Developments in Australian law and practice over the last year have been keenly followed by innovator pharmaceutical/biotechnology companies and generic drug manufacturers alike. Below we review a selection of the relevant cases and changes to Australian patent law.
Ranbaxy challenges pfizer’s lipitor patents
Ranbaxy Australia v Warner-Lambert (No 2) (2006) 71 IPR 46
Australia has become the next frontier in the global battle between Pfizer and the Indian generic manufacturer, Ranbaxy, over patents covering the blockbuster drug atorvastatin calcium, sold as Lipitor. The taxpayer-funded Australian Pharmaceutical Benefits Scheme (PBS) spent more than A$500 million ($412 million) on Lipitor in the financial year 2005/2006. It is the most widely prescribed cholesterol-inhibiting drug in Australia. Accordingly, the case is of public interest.
Two Australian patents were at issue: a first patent (AU 601981) that Pfizer claimed covered Lipitor within a broad claim; and a second patent (AU 628198) that claims the relevant specific enantiomer of atorvastatin calcium (the R-enantiomer).
Ranbaxy did not challenge the validity of the first patent. Rather, it chose to argue that, when properly construed, the relevant claims covered only the racemate form of the invention’s compounds, that is, an equal mixture of two enantiomers, being the R and S enantiomers. The applicant, Warner-Lambert (owned by Pfizer), successfully argued for a wider construction covering the single enantiomer of atorvastatin, sold as Lipitor. Court orders were to restrain Ranbaxy from importing into Australia, or selling or supplying in Australia, any pharmaceutical product containing atorvastatin calcium as its active ingredient.
On the other hand, the Court ordered that the second patent, or the enantiomer patent as it was termed, be revoked on the grounds of misrepresentation and lack of utility.
During examination of the enantiomer patent, the applicant relied on an argument that the R-enantiomer is 10 times more active than the racemate to overcome objections on the grounds of novelty and obviousness. Ranbaxy argued that Warner-Lambert had overstated the potency of the R-enantiomer, and that this amounted to a misrepresentation to the Patent Office that was material to the grant of the patent.
The Court found that the specification as a whole and the data it contained did not support the representation that the potency of the R-enantiomer was 10 times higher than that of the racemate. It was also found that the applicant had taken only a selection of the available data to illustrate the higher potency.
The Court ordered that the patent be revoked on the ground that this constituted misrepresentation before the Patent Office that had been material to the grant of the patent and, further, that the patent was invalid due to lack of utility in that it did not achieve the promise of the invention (10-times higher activity).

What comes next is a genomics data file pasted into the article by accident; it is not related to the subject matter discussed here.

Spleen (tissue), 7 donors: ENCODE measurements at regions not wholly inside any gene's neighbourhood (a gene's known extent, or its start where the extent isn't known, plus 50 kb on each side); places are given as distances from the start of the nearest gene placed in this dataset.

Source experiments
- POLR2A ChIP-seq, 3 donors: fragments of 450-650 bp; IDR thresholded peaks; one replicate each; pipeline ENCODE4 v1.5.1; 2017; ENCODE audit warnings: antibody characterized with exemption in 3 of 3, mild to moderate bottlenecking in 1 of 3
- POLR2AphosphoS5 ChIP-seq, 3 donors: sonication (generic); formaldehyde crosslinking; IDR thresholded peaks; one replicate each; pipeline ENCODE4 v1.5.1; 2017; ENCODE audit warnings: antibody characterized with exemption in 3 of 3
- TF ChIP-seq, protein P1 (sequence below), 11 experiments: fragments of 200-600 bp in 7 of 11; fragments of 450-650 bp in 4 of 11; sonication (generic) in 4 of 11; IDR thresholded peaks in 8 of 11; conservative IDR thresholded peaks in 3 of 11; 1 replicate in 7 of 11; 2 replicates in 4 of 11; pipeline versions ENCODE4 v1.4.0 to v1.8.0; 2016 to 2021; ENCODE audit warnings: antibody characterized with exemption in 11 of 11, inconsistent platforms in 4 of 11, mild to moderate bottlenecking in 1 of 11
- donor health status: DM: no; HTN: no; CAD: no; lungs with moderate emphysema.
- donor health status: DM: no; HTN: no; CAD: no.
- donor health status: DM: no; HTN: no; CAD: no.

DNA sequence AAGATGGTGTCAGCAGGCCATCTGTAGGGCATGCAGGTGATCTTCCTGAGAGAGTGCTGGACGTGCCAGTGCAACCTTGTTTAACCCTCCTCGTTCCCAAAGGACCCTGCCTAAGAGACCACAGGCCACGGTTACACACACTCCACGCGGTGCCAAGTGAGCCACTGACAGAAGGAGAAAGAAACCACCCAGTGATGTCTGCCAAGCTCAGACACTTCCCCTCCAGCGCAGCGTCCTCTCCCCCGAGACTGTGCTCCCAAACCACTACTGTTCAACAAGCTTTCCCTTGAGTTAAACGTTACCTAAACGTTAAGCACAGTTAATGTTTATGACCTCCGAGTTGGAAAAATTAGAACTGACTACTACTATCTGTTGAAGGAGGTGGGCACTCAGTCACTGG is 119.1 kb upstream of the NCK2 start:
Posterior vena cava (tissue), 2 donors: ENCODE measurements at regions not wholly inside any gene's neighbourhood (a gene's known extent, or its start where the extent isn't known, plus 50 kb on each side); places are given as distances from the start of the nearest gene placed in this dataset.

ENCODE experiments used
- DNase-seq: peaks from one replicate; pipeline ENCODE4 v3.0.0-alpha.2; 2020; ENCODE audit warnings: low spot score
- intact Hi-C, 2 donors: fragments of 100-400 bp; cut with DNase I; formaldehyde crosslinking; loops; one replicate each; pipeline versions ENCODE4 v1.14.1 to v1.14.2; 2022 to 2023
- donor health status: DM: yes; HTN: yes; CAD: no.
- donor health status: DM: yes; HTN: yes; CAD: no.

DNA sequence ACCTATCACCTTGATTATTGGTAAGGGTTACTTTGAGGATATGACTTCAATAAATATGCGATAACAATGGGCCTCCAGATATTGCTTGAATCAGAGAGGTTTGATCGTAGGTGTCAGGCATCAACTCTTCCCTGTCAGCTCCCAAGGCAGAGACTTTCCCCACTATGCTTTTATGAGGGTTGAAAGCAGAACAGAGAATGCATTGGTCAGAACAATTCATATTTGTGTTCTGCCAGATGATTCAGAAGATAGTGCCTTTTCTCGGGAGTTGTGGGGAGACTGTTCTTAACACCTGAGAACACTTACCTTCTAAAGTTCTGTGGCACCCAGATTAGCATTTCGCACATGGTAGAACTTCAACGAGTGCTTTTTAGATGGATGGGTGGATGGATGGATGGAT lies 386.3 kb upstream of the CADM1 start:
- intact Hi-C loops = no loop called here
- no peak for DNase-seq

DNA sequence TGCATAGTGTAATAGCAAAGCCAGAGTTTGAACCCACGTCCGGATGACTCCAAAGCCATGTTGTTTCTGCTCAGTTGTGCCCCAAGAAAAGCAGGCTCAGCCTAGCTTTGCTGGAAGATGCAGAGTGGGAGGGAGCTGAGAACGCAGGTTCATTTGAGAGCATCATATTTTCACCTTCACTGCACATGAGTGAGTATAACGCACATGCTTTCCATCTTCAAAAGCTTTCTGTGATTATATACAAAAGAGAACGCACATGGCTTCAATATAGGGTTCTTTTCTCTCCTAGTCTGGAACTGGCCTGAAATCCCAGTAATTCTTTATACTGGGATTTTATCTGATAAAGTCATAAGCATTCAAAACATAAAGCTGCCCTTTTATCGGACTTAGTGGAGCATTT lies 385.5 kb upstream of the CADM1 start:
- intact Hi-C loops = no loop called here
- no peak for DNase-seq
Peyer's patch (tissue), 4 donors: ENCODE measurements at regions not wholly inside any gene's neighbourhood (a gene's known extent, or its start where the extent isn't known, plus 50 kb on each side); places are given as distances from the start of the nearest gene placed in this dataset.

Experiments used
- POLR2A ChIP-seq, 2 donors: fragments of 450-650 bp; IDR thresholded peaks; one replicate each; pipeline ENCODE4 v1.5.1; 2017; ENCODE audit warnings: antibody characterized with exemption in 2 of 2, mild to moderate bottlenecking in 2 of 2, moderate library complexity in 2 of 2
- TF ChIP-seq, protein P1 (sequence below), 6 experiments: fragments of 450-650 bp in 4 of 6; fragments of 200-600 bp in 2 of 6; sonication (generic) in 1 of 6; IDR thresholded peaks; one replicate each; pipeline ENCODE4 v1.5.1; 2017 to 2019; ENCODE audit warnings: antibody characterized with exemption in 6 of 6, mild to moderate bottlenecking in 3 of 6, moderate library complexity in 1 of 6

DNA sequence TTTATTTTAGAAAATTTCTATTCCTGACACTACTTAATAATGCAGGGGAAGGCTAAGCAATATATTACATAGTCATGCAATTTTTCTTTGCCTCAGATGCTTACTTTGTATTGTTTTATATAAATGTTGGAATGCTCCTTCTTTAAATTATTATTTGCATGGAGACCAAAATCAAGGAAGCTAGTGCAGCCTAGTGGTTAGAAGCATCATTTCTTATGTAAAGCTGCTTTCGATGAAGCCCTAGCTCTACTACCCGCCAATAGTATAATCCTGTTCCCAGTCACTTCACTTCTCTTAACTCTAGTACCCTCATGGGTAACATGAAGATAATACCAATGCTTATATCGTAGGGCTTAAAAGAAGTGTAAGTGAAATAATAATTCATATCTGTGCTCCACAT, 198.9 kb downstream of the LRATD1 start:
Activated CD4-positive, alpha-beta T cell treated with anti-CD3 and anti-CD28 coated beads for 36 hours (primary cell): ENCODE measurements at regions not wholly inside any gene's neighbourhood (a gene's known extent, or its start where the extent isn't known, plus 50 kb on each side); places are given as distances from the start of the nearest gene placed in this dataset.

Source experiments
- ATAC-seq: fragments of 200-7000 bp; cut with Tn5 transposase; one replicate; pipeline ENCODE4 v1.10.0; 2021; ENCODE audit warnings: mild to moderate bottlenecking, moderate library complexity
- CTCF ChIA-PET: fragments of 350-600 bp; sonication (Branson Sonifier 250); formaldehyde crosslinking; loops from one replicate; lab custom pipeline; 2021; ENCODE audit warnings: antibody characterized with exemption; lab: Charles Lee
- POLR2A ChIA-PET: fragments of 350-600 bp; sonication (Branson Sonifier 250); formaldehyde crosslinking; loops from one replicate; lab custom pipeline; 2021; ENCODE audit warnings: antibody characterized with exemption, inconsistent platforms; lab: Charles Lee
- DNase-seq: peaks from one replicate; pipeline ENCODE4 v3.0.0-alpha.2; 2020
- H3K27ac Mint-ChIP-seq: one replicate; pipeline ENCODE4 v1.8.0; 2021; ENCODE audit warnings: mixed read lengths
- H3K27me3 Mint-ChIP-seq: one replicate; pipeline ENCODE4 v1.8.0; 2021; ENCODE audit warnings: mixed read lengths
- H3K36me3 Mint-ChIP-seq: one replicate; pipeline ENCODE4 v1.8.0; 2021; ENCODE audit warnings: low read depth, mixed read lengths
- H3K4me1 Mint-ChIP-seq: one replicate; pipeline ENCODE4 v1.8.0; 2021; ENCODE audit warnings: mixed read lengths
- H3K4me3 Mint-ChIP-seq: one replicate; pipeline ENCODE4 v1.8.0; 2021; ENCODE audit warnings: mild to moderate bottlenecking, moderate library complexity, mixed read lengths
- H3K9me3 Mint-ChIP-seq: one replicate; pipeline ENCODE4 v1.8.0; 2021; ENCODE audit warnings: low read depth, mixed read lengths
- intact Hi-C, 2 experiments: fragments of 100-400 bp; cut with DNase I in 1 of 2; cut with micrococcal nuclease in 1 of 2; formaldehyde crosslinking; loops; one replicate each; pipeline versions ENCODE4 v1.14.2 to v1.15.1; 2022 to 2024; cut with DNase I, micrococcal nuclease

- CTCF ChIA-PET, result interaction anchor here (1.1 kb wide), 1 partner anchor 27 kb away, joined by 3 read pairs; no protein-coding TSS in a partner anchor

Both patents were extended until 2012 but the enantiomer provides protection for about four months longer than the first patent. Given the volume of Lipitor sales, and the fact that entry of a generic product onto the market results in an immediate reduction of 12.5% in the cost of the innovator drug to the PBS, revocation of the enantiomer patent would have significant implications for Pfizer’s revenue in Australia.
Both sides have appealed the decision.
"Fatally" incorporated disclosures
Merck & Co v Arrow Pharmaceuticals (2006) FCAFC 91
Australian Patent 741818, in the name of Merck and entitled "Method for inhibiting bone resorption," related to a method of treating osteoporosis by orally administering alendronate while minimizing or reducing adverse gastrointestinal effects.
At first instance in the Federal Court, Arrow (a local generic manufacturer) sought to revoke certain claims on the ground that they did not claim a manner of new manufacture. Under Australian practice, in addition to meeting the requirements for novelty, inventive step and utility, an invention must meet a threshold of inventiveness "on the face" of the specification. That is, it must be a "manner of new manufacture" when read in light of the description provided by the applicant. (This requirement is a remnant from the Statute of Monopolies of 1623).
Justice Giles ordered the disputed claims be revoked after considering documents incorporated by reference into the specification, stating that he could conclude from the disclosures that "in substance, each claim relates to the use of a known substance with known properties for a known purpose in a known manner".
The decision was appealed and affirmed by the Full Federal Court (FFC) which stated:
"[T]he necessary element of ‘newness’ lies in the comparison of the information contained in the specification, including Strein and Goodship [the disclosures of which had been incorporated by reference into the specification], with the claimed invention. By including them in the specification, Merck has invited such a comparison. There can be no basis for excluding those documents from a consideration of the proper construction of the specification …"
Leave to appeal to the High Court was refused and, as such, the FFC decision sets a precedent that extends the law relating to manner of manufacture.